However, after warning clients away from the market, it appears he’s changed his mind.

Bitcoin as a Form of Currency

In a new 11-page memo to clients Marks started by saying that his previous memo had generated the most response in the 28 years he’s been writing memos. As a result, he felt it was right to respond and reflect given the time that had passed.

He wrote:

“What bitcoin partisans have told me subsequently is that bitcoin should be thought of as a currency – a medium of exchange – not an investment asset.”

He then delves into further discussion, presenting the case for it as a currency. One of the points he mentions is that:

“For a long time currencies were backed by (and exchangeable for) gold or silver, but that’s no longer the case. The truth is, there’s nothing behind currencies these days other than their issuing government’s ‘full faith and credit.’ But what do they promise? New currencies are sometimes created out of thin air (like the euro, which wasn’t legal tender sixteen years ago), and sometimes they’re devalued.”

Marks ultimately agrees that the digital currency can be accepted for payments and as a store of value.

Reservations Still Remain

Yet, despite his new outlook on bitcoin Marks isn’t fully convinced. Even though he considers himself ‘less of a dinosaur’ regarding the currency he’s still not investing in it.

He wrote:

“I still don’t feel like putting my money into it, because I consider it a speculative bubble.”

However, he’s willing to be proven wrong about the currency. Interestingly, he sees bitcoin as being better than the dollar. This is due to the cap on the number of bitcoins issued. At present, 16.5 million coins out of the 21 million limit have been released. The cap is not expected to be reached until 2140. The dollar, though, or any other fiat currency can be issued at any time. As Marks writes this reduces ‘its purchasing power through inflation.’

He adds:

“Merely by limiting the growth of supply, bitcoin would become more valuable as other currencies devalue.”

Given the growth of bitcoin in the past nine months it remains to be seen whether Marks will eventually invest in it.

Volatility Remains

The value of bitcoin has soared to uncharted heights throughout 2017. As a result, it recently scaled the $5,000 mark. Such a milestone was monumental to the currency and those backing it. However, as of the 11th September it is trading at $4,186, according to CoinMarketCap. In a 24-hour period its value has risen by 2.09 percent, but in seven days it has fallen by 1.95 percent.

This price drop is believed to be because of China. The country recently announced the banning of initial coin offerings (ICOs) to prevent financial fraud and illegal fund-raising. As a result, the news has seen bitcoin’s value drop by nearly $1,000. On the 10th September, uncertainty over a Chinese report that the country may shut down exchanges saw bitcoin fall to $3,950. As can be seen it has slightly recovered in price.

According to the Wall Street Journal, the ban is expected to be limited to exchange-based trading and not over-the-counter transactions. The report states that China’s central bank – the People’s Bank of China (PBoC) – has drafted a draft, which will prevent Chinese platforms from providing virtual currency trading services.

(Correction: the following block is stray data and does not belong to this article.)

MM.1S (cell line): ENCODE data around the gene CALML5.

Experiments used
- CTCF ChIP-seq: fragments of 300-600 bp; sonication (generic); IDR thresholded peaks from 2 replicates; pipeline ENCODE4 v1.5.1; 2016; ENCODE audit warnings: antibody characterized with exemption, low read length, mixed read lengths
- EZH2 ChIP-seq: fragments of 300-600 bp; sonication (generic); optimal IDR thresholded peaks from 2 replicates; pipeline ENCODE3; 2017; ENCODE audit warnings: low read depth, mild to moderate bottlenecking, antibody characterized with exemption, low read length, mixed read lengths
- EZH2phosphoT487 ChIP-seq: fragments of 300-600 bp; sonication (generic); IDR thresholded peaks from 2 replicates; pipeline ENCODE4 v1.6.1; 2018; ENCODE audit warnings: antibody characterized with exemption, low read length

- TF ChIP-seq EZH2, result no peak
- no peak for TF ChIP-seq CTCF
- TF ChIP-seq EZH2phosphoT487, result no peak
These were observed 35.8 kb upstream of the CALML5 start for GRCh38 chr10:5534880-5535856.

It is because of situations such as this that volatility in the market remains. With people unsure of what China’s next step will be, many are selling off their coins now.

According to Yale economics professor and Nobel Prize winner Robert Shiller, the digital currency resembles that of a bubble. Known for his work on bubbles in economics, Shiller claims that bubbles are brought about by stories and not metrics.

He said:

“It’s the quality of the story that’s attracting all this interest, and it’s not necessarily sustainable.”

He added:

“The story has inspired young people and active people, and that’s what’s driving the market. It’s not fundamentals. It’s not like this is a fundamentally important thing, this bitcoin.”

Cryptocurrencies Will Remain

Of course, despite government curbs to control the digital currency market, they will remain.

This is the thinking of Mark Mobius, executive chairman of Templeton Emerging Markets. He said that the crypto market is gaining prominence because they provide a fast way to transact with.

Yet, he believes that China is ‘ahead of the game’ in stopping ICOs as there is the danger of them being used by terrorists. However, while there are attempts from governments to curb the market it’s unlikely that they will disappear anytime soon.

As another report puts it:

“A ban on crypto exchanges won’t mean the end of trading in digital currencies.”

The market is going through an interesting phase for many market watchers. As such, it remains to be seen what will happen in the weeks and months that follow. The jury is still out regarding China’s decision and while bitcoin has risen in price from the 10th, it’s still feeling an impact.

For the time being, however, Marks has given a small nod of approval toward the currency and that can only be seen as a good thing.

Featured image from Shutterstock.

Is the PBoC’s Regulation Crackdown Cooling Bitcoin Fever in China?

A surge of interest in bitcoin has seen its price reach new heights, yet the excitement of the digital currency market in China has been watered down due to the nations government who wants to control bitcoin.

According to a salesperson at Huobi, one of the ‘Big Three’ digital currency exchanges in China, the platform is receiving fewer phone calls for inquiries.

“This is because withdrawals are controlled by regulations.”